3 A marvelous thing followed in this contemplation for, as he himself related afterwards, the whole world was brought before his eyes, gathered up, as it were, under a single ray of sun. The venerable Father, while straining his attentive gaze on this splendor of shining light, saw the soul of Germanus, bishop of Capua, carried up to heaven by angels in a fiery sphere. (p. 164).

But as remarkable as this vision of the uncreated light is, perhaps the most interesting thing about this chapter is St Gregory’s subsequent explanation of the vision in II.xxxv.6-7. He writes:

6 . . . The whole of creation will seem small to the soul who sees the Creator. For however little she sees of the light of the Creator, everything created grows small for her, because in the very light of the internal vision the capacity of the soul is enlarged; it is so expanded in God that it is placed above the world. Indeed the soul of the seer is raised above itself. In the light of God it is carried above itself and is expanded interiorly. . . .

7 When I say that the world was gathered under his eyes, this does not mean that heaven and earth had shrunk, but that the mind of the seer was enlarged: caught up in God, it could see without difficulty all that is under God. This light which shone on his exterior eyes was also an interior light in his mind which revealed to the soul of the seer, because it was caught up to higher things, how narrow are all lower things. (p. 165)

It struck me how astonishingly consonant this is with the hesychastic tradition of the Orthodox East. We have already seen St Gregory’s hesychastic emphasis on St Benedict’s practice of watchfulness and the concentration of the nous in the heart—‘Before the eyes of the Creator he always looked at himself, always examined himself, never let the eye of his soul look outside himself’ (p. 31)—but here we have the object of St Benedict’s vision, ‘the light of the Creator’, explicitly contrasted with ‘everything created’ (p. 165). To me, it could not be more plain that this great Western Father is speaking of the uncreated light.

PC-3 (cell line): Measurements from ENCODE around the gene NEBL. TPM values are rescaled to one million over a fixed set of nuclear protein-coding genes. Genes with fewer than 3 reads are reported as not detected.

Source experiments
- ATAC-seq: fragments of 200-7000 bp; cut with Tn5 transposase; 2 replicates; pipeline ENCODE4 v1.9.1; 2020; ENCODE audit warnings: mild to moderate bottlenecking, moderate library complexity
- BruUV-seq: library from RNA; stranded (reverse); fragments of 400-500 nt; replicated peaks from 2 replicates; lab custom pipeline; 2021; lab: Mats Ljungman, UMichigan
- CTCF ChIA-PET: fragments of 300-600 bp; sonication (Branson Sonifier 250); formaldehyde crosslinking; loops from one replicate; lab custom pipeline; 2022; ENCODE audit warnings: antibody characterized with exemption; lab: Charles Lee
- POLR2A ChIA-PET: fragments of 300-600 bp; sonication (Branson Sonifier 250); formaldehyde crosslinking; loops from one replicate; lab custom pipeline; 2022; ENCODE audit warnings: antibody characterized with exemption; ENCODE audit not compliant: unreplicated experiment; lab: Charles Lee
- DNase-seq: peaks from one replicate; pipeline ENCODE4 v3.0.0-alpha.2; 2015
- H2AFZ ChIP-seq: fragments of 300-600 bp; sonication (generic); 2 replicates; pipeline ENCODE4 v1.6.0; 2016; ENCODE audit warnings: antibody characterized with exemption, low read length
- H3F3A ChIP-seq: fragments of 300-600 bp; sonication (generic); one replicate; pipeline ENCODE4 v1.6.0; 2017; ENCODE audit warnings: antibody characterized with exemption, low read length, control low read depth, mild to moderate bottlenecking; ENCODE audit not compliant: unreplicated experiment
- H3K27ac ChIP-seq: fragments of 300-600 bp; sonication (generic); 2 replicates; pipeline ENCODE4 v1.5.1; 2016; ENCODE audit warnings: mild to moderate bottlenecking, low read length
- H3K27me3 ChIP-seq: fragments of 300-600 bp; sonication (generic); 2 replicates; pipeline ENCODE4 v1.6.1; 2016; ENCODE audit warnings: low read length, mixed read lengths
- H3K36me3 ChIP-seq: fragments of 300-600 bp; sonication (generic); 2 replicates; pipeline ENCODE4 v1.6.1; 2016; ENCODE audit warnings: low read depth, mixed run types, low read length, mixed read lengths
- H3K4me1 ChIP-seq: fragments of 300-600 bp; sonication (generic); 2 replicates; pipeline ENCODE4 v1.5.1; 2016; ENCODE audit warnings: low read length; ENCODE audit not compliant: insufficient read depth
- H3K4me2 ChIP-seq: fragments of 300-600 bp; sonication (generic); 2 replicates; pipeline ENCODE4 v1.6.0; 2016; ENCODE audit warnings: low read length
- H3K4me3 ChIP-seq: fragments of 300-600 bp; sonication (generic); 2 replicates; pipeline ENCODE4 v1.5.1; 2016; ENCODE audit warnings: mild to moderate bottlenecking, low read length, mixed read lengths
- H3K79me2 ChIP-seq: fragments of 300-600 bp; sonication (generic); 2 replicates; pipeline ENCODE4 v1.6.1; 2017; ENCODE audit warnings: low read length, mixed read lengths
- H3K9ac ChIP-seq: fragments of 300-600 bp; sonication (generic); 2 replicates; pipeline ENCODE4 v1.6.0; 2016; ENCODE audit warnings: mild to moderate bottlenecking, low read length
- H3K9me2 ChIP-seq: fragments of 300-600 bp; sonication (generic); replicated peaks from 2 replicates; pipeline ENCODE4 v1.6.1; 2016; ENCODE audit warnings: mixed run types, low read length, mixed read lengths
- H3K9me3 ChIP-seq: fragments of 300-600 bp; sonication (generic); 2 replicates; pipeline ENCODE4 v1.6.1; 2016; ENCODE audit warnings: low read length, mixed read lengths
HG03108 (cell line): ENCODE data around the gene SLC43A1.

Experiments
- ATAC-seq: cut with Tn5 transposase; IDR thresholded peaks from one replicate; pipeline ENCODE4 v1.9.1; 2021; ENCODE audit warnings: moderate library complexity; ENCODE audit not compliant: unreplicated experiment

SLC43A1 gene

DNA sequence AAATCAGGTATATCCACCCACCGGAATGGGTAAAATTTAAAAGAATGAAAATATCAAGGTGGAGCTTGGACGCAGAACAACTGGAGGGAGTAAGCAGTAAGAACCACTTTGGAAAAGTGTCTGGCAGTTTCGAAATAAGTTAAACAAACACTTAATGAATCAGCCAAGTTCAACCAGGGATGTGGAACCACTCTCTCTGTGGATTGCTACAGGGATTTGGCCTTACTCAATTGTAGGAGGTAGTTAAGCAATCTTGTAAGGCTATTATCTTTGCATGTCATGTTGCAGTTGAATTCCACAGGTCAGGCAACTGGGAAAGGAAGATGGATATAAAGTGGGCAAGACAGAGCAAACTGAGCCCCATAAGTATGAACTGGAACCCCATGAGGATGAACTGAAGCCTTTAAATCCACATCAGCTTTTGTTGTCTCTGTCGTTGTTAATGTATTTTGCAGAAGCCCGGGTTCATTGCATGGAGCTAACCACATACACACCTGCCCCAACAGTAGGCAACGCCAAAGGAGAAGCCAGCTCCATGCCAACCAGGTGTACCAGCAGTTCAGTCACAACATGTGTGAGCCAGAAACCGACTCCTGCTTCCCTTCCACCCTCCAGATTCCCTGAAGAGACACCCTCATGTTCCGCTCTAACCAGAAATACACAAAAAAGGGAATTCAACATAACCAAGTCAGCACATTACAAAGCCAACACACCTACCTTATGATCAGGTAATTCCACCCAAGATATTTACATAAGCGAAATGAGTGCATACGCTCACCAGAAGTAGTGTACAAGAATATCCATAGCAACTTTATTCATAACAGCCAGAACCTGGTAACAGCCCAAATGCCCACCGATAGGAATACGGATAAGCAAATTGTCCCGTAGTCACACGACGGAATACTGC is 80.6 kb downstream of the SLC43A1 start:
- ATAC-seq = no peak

Incidentally, de Vogüé points out, in the absence of any identifiable scriptural parallels to this story, three interesting non-biblical ones, each corresponding to one part of this passage in the Dialogue. With the ‘noctural illumination’, he links the story of ‘the illuminated vigil of the monk Victorinus Aemilianus’ in St Gregory’s own Homily on the Gospel, 34, 18 (p. 168). He compares in depth the vision of ‘the world reduced to a point’ with Cicero’s famous ‘Dream of Scipio’ (pp. 168-72). Finally, he mentions the parallels of ‘the soul carried up to heaven’ with St Anthony’s vision of the soul of Amun (Ammon) passing up to heaven (p. 172).